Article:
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Also opposed to the Jerusalem amendment were non-Muslims who said the status of Jerusalem should be decided during the peace process.
Orthodox Jewish leaders welcomed the change.
"Jerusalem is the capital of Israel, and it must remain undivided so that — as has been the case only under Israeli sovereignty — people of all faiths have access to all holy sites," read a statement from the Orthodox Union.
The Arab American Institute accused the party of forcing the Jerusalem amendment into the platform and called it a "knee-jerk reaction to baseless accusations from the far right that the Democratic Party has ’thrown Israel under the bus.’ "
Also unhappy: atheists. Hemant Mehta, chairman of Foundation Beyond Belief, wrote in his "Friendly Atheist" blog that the Democrats showed some "backbone" by initially leaving God out of the platform. "Belief in God is a personal choice and there’s no reason to include reference to one faith or one system of belief in a platform designed to represent a large, far-from-monolithic party."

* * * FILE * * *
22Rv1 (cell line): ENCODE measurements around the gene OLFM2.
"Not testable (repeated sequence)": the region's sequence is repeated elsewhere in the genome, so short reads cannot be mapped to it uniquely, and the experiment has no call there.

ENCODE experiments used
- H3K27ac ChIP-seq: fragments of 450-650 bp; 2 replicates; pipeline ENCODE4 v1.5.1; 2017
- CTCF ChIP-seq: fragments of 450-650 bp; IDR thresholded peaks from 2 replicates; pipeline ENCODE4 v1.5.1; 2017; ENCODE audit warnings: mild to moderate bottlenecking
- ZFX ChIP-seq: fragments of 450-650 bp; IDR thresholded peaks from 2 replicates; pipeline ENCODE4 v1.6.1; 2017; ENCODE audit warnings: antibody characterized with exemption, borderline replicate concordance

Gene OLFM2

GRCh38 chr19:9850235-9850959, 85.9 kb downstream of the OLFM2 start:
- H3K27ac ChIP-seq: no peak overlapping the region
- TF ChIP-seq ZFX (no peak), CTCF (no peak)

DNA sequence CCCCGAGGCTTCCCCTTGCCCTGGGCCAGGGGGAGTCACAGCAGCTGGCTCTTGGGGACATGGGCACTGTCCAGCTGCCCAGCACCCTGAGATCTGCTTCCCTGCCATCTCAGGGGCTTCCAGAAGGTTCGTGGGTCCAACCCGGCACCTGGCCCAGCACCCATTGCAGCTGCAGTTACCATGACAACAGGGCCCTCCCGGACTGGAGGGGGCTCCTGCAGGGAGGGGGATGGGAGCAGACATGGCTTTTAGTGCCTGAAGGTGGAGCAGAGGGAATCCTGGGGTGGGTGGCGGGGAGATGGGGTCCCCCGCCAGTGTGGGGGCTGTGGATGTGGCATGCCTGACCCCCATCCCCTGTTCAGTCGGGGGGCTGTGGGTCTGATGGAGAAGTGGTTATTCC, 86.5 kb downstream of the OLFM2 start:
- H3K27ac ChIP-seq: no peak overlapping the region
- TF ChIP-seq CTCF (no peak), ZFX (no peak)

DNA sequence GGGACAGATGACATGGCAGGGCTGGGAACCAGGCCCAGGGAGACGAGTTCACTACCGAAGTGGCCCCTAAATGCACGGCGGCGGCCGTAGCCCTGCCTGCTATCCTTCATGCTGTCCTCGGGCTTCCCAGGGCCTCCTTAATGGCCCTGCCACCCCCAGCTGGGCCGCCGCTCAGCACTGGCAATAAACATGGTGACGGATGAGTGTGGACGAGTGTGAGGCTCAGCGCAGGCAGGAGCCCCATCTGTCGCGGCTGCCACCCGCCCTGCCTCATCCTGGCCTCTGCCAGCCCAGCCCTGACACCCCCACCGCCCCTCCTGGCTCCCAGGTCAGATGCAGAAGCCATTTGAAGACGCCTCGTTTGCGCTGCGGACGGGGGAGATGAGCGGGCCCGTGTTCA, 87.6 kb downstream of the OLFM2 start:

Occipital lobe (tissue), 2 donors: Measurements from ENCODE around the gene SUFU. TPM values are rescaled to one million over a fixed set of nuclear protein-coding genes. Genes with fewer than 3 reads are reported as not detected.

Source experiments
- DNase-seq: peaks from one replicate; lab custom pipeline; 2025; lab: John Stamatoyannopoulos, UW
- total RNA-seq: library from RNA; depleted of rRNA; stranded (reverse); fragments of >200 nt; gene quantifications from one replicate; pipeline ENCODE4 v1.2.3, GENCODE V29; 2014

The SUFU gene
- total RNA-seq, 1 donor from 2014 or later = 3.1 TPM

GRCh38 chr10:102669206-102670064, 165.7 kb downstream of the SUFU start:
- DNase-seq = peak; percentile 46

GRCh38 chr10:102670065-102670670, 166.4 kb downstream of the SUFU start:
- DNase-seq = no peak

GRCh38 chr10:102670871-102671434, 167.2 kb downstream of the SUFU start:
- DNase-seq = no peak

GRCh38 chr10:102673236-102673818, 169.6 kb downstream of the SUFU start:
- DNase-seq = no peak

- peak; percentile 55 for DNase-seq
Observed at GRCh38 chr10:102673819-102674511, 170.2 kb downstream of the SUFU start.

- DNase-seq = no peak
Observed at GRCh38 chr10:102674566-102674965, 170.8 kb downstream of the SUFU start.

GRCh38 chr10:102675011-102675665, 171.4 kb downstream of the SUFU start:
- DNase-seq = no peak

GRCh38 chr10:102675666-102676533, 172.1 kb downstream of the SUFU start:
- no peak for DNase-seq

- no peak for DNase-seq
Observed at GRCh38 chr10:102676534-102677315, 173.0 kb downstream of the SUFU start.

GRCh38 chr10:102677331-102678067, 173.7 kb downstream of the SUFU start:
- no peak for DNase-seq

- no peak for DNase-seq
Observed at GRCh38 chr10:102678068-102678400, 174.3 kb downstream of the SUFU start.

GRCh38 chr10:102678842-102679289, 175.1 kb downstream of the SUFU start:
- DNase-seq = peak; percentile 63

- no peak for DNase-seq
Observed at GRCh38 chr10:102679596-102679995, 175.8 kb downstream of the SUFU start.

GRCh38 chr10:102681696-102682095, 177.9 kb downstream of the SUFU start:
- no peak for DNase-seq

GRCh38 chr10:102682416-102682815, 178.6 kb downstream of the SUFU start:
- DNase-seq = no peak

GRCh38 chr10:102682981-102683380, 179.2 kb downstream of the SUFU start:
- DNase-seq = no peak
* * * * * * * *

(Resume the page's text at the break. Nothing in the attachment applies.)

"You knew it wasn’t going to last," he added.
But if the Democrats have managed to press through the God/Jerusalem debacle in Charlotte, the issues remain for them during the campaign to come, said Willie Jennings, a theology professor at Duke University’s divinity school.
"The Republicans are going to need to try to find as many as ways as possible to fire their base up," Jennings said. "God language, religion, is one way."
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